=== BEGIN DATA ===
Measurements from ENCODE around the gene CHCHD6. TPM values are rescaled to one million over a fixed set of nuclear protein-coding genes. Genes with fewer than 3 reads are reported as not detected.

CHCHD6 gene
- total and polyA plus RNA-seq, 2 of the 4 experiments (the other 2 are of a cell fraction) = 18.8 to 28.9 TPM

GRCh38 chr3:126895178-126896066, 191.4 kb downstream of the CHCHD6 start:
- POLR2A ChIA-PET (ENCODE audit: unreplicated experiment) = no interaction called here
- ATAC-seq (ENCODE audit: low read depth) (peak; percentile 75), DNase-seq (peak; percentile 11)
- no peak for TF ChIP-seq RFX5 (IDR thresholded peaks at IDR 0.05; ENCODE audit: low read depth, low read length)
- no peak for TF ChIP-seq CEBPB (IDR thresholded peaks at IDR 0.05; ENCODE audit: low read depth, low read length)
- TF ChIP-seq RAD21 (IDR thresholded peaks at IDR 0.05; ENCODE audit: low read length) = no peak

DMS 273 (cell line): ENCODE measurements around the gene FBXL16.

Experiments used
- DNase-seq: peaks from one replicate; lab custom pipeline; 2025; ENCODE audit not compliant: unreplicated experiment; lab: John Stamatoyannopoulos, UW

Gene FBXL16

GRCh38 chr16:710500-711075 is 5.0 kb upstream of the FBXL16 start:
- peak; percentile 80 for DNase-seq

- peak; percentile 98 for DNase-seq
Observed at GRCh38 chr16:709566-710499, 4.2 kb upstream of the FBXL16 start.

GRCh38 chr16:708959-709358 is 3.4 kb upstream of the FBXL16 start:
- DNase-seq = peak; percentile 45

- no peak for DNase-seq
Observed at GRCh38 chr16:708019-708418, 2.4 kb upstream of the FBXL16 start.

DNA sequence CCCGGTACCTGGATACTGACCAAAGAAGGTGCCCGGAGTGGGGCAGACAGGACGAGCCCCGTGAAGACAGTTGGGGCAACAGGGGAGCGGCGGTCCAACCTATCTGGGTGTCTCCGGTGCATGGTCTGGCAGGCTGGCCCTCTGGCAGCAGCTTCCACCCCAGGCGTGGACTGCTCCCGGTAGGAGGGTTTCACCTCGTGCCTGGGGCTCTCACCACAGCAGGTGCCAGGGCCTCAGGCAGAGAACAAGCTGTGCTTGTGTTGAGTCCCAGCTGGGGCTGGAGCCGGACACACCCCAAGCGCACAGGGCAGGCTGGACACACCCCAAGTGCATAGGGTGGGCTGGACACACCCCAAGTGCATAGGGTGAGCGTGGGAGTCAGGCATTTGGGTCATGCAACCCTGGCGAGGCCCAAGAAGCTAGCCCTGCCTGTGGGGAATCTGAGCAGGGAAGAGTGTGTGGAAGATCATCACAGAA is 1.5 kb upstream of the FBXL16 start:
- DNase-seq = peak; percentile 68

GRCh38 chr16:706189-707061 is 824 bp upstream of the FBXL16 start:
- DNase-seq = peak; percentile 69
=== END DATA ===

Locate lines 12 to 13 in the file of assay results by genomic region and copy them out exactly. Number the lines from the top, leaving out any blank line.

- DNase-seq: peaks from one replicate; lab custom pipeline; 2025; ENCODE audit not compliant: unreplicated experiment; lab: John Stamatoyannopoulos, UW

Gene FBXL16